U.S. stocks bounced up in the final hour of trading Tuesday after a rocky morning that saw the Dow Jones industrial average dip into correction territory.
After a big swing of more than 1,168 points during the day, the Dow landed up 2.3 percent, or 567 points, to finish at 24,914.
"Volatility is back," said Jamie Cox of Harris Financial Group. "It's not back in a big way, but it's not going to be dormant like it was in 2017. That's the real story."
While navigating volatile trading, money managers urged investors to keep calm and noted that the U.S. and global economies remain strong. On Tuesday, major companies reported another round of strong profits, with General Motors, BP, Allergan, health care companies and others beating analysts' expectations.
The Standard & Poor's 500 index, a broader market barometer that many index funds track, climbed 46.20 points, or 1.7 percent, to 2,965.14. The Nasdaq composite rose 148.36 points, or 2.1 percent, to 7,115.88. It was the busiest day of trading on the New York Stock Exchange since Nov. 10, 2016, two days after the presidential election.
Veteran traders and stock strategists say the slide in stock prices over the past week is a natural dip. The market had run up too high, too fast and needed to let off some steam, they say.
Federal Reserve Bank of St. Louis President James Bullard told reporters after a speech in Lexington, Ky., that "this is the most predicted sell-off of all time because the markets have been up so much and they have had so many days in a row without meaningful down days," Bloomberg News reported.
Bullard played down the risk of inflation, saying that data Friday showing a jump in average hourly earnings did not mean the economy was on the verge of a resurgence of inflation. He said other measures of wages were more restrained, Bloomberg reported.
Yet the markets remained nervous as exchanges in Asia and Europe plunged after Monday's record single-day point drop in the Dow -- it shed 1,175 -- renewing questions about whether the long-running stock rally is heading for a rout that might undercut President Donald Trump's frequent boasts claiming credit for the markets' rise.
"I think you've seen a normal market correction, although large," Treasury Secretary Steve Mnuchin said Tuesday at a House Financial Services Committee hearing. He said that computer-trading algorithms made the market drop on Monday worse. "It definitely had an impact on market moves," he said.
Nonetheless, Mnuchin said: "I'm not overly concerned about the market volatility. I think the fundamentals are quite strong."
Asked whether the administration would take responsibility for downturns as well as increases in the stock market, Mnuchin said, "We'll still claim credit that it's up over 30 percent since the election."
The yields on 10-year Treasury bills stood at 2.779 percent, below recent highs, and corporate bond rates held steady Monday, suggesting that a stampede out of stocks is not imminent.
The Dow briefly crossed into correction territory earlier in the day's trading, down more than 10 percent since its Jan. 26 high. The S&P 500 came close to the 10 percent correction threshold but did not cross into it.
Japan's Nikkei stock index closed down nearly 4.7 percent Tuesday, recovering from a 7 percent plunge earlier in the day. Hong Kong's Hang Seng index closed down 5.1 percent, and markets in Australia, South Korea and China also lost ground.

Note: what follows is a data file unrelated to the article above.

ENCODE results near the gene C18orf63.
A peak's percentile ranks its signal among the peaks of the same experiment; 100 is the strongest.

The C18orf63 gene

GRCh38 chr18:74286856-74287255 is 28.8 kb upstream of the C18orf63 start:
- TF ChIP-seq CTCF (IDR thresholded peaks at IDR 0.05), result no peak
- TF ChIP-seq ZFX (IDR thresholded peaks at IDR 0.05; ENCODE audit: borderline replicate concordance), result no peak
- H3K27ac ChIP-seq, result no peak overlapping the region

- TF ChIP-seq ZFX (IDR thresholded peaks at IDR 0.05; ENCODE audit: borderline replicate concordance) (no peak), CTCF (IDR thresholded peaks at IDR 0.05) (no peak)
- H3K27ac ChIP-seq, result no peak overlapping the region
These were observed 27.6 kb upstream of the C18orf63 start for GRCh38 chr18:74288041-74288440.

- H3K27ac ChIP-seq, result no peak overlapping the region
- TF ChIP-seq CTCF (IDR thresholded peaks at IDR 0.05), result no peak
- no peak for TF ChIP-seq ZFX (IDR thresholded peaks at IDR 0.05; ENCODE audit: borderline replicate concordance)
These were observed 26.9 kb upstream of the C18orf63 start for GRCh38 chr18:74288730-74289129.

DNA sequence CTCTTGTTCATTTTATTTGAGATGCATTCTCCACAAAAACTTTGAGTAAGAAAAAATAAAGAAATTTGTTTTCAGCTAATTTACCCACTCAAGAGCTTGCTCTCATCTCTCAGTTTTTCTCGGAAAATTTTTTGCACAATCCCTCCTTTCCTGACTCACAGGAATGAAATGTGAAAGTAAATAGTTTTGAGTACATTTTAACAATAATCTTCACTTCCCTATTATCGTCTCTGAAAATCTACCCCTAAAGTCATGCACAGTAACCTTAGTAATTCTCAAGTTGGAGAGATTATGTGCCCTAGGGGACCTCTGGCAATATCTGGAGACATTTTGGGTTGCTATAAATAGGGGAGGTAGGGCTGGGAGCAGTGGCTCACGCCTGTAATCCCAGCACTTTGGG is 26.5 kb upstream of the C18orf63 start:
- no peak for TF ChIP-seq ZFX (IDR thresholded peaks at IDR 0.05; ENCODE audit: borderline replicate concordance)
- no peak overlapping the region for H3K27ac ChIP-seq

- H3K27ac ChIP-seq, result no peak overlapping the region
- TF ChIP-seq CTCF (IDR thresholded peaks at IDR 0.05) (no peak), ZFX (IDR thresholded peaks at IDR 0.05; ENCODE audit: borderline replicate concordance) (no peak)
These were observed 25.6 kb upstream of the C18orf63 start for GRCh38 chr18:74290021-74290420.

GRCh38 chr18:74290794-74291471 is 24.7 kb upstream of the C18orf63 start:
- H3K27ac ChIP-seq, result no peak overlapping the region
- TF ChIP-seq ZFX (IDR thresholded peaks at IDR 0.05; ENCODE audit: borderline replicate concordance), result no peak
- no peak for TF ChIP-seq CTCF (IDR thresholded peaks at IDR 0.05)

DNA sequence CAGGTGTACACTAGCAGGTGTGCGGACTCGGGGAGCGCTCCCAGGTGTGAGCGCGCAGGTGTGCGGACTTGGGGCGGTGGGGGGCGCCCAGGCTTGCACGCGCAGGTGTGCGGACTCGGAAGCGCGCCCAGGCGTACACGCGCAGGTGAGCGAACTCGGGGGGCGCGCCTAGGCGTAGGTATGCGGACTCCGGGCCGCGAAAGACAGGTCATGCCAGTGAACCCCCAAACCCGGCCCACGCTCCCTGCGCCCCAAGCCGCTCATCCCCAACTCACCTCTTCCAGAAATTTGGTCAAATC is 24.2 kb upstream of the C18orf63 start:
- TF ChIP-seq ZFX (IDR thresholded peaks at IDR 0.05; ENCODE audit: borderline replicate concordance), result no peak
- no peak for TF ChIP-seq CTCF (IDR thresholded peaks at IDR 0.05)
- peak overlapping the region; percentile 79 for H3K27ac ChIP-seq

Minutes after the European markets opened, there were declines across most sectors. By the close of trading, the FTSE 100, which captures Britain's largest companies, had fallen 2.6 percent, Germany's DAX had tumbled 2.3 percent and France's CAC 40 had dropped 2.4 percent.
Amid the selling frenzy, traders were left trying to assess whether this was just a roller-coaster moment in an overall climbing market or possibly a pivot point that could end a historic upward run.
Investment adviser Edward Yardeni, author of the forthcoming book Predicting the Markets, said there have been 60 panics in the bull market that dates from March 9, 2009. Four of the panics knocked 10 percent to 20 percent off stock prices before the market recovered.
The latest sell-off is "Panic attack No. 60 rather than the beginning of a bear market," he said.
He added that "this time around, we have blue Friday followed by black Monday. While investors have suffered a black-and-blue bruising, we believe that the underlying strength in the global economy combined with the Trump tax cuts will boost earnings significantly this year."
Fidelity Investments on its website cautioned investors that timing the market is difficult and that missing a small number of sharply up days could hurt long-run returns on investment.
Analysts said the pace of the inevitable rise in interest rates remained a concern but that the swift plunge in the market midafternoon on Monday appeared to be linked to computer trading rather than fundamental economic problems. Others said that a correction in stock prices was overdue.
Pavel Molchanov, equity analyst at the firm Raymond James, said the sell-off resembled the computer-driven "flash crash" of 2010 or the sell-off after the referendum on Britain's exit from the European Union rather than a rerun of the financial crisis a decade ago.
"To state the obvious, on a percentage basis, yesterday's drop doesn't even enter the top 250," he said. "Also, the past week provides a reminder -- painful but timely -- that volatility has not been repealed. Nothing goes up in a straight line."
Information for this article was contributed by staff members of The Associated Press.
A Section on 02/07/2018
Print Headline: Dow staggers, recovers from drubbing, up 2.3%